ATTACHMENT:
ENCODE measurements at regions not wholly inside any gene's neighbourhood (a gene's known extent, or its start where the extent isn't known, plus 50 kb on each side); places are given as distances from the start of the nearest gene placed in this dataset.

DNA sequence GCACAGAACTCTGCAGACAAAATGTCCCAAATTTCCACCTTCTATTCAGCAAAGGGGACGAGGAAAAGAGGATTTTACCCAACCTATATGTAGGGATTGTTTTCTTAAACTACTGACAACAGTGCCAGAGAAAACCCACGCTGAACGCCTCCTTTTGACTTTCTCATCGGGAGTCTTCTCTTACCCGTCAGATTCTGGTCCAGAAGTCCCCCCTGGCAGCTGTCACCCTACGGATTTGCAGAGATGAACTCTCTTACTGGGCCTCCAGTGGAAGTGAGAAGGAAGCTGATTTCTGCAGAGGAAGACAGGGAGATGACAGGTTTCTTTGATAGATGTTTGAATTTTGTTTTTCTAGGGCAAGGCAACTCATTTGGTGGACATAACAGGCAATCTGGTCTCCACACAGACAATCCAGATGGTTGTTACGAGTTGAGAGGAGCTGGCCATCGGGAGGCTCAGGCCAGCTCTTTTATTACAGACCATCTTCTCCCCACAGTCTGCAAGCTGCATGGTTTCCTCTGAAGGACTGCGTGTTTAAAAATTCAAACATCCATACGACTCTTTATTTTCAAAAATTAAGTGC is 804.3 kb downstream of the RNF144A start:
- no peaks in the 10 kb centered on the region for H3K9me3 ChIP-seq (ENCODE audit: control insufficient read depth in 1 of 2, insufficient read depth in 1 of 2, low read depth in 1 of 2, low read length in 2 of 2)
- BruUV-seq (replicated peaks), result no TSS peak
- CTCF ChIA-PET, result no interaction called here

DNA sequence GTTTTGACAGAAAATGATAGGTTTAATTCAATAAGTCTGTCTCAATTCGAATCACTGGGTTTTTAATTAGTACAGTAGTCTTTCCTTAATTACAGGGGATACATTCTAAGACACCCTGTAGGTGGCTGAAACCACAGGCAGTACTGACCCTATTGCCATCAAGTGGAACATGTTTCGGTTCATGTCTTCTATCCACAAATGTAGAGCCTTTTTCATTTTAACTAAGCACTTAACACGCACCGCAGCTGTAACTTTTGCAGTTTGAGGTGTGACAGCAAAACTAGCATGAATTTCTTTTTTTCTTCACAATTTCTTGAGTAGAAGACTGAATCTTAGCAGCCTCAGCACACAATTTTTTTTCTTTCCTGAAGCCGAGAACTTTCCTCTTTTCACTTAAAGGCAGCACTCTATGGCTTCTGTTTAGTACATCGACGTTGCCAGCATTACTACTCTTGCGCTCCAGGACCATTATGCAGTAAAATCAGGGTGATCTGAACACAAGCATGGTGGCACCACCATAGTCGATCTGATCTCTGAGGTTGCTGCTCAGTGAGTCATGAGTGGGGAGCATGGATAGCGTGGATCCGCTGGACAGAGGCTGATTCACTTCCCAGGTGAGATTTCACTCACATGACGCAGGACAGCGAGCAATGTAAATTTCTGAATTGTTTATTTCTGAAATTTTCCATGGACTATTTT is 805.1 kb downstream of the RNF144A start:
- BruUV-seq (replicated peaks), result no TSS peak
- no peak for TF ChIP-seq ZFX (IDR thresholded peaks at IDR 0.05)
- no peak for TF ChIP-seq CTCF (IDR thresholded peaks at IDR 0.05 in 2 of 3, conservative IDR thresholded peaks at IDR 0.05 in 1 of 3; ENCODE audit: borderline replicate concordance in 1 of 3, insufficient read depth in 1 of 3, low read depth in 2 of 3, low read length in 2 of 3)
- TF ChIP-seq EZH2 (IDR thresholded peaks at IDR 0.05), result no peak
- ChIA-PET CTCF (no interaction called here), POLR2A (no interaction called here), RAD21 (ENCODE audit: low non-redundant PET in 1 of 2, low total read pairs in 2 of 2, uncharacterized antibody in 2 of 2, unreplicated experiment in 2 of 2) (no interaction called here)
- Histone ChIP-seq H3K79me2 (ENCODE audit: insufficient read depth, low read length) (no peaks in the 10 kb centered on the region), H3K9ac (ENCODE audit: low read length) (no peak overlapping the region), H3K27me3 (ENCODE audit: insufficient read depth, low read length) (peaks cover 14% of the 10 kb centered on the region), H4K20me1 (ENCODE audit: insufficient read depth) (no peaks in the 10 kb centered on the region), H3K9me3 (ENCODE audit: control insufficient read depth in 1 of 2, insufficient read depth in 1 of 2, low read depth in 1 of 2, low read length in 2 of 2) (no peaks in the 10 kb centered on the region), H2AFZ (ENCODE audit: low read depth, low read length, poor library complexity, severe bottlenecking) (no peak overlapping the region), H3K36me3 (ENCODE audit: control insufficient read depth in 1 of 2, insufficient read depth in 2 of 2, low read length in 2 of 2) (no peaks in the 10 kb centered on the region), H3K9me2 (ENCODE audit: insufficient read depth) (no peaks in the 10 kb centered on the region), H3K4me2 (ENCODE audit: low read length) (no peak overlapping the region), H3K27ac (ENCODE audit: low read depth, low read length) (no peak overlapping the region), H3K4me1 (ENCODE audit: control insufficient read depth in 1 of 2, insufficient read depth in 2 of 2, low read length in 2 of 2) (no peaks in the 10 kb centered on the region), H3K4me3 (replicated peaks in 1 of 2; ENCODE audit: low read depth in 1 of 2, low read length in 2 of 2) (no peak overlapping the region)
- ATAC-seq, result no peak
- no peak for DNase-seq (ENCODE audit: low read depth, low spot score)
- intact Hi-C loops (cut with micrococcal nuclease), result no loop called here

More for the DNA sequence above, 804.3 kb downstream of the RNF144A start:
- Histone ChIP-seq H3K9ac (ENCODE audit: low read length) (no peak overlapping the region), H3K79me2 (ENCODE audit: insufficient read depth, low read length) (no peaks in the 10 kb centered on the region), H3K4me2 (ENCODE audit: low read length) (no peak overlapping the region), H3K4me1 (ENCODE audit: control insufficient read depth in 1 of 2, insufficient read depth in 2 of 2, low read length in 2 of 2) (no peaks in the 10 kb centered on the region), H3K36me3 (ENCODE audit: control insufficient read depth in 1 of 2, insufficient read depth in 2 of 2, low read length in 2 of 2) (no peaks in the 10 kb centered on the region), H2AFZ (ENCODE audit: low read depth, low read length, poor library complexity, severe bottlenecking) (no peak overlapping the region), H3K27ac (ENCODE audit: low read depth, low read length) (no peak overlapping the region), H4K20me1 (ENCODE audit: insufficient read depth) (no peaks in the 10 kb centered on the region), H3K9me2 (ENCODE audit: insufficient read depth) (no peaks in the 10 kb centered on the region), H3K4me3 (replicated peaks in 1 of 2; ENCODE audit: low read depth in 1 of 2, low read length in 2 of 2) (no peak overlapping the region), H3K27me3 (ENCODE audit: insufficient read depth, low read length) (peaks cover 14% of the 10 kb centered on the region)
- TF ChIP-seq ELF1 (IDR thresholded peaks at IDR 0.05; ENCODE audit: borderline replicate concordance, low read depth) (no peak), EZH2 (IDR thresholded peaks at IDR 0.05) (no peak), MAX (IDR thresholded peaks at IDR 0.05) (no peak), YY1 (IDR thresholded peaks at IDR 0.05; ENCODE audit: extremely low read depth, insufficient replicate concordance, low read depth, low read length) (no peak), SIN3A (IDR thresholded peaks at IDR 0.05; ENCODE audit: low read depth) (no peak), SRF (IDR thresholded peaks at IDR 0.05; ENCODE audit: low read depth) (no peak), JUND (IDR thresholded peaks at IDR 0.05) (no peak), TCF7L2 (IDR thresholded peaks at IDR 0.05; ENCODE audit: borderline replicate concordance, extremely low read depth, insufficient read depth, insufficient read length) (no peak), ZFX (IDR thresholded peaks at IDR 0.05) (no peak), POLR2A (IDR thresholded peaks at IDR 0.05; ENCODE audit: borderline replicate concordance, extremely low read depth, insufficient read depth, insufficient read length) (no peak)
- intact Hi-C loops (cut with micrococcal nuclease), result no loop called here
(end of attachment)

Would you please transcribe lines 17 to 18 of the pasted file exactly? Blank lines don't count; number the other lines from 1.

- Histone ChIP-seq H3K9ac (ENCODE audit: low read length) (no peak overlapping the region), H3K79me2 (ENCODE audit: insufficient read depth, low read length) (no peaks in the 10 kb centered on the region), H3K4me2 (ENCODE audit: low read length) (no peak overlapping the region), H3K4me1 (ENCODE audit: control insufficient read depth in 1 of 2, insufficient read depth in 2 of 2, low read length in 2 of 2) (no peaks in the 10 kb centered on the region), H3K36me3 (ENCODE audit: control insufficient read depth in 1 of 2, insufficient read depth in 2 of 2, low read length in 2 of 2) (no peaks in the 10 kb centered on the region), H2AFZ (ENCODE audit: low read depth, low read length, poor library complexity, severe bottlenecking) (no peak overlapping the region), H3K27ac (ENCODE audit: low read depth, low read length) (no peak overlapping the region), H4K20me1 (ENCODE audit: insufficient read depth) (no peaks in the 10 kb centered on the region), H3K9me2 (ENCODE audit: insufficient read depth) (no peaks in the 10 kb centered on the region), H3K4me3 (replicated peaks in 1 of 2; ENCODE audit: low read depth in 1 of 2, low read length in 2 of 2) (no peak overlapping the region), H3K27me3 (ENCODE audit: insufficient read depth, low read length) (peaks cover 14% of the 10 kb centered on the region)
- TF ChIP-seq ELF1 (IDR thresholded peaks at IDR 0.05; ENCODE audit: borderline replicate concordance, low read depth) (no peak), EZH2 (IDR thresholded peaks at IDR 0.05) (no peak), MAX (IDR thresholded peaks at IDR 0.05) (no peak), YY1 (IDR thresholded peaks at IDR 0.05; ENCODE audit: extremely low read depth, insufficient replicate concordance, low read depth, low read length) (no peak), SIN3A (IDR thresholded peaks at IDR 0.05; ENCODE audit: low read depth) (no peak), SRF (IDR thresholded peaks at IDR 0.05; ENCODE audit: low read depth) (no peak), JUND (IDR thresholded peaks at IDR 0.05) (no peak), TCF7L2 (IDR thresholded peaks at IDR 0.05; ENCODE audit: borderline replicate concordance, extremely low read depth, insufficient read depth, insufficient read length) (no peak), ZFX (IDR thresholded peaks at IDR 0.05) (no peak), POLR2A (IDR thresholded peaks at IDR 0.05; ENCODE audit: borderline replicate concordance, extremely low read depth, insufficient read depth, insufficient read length) (no peak)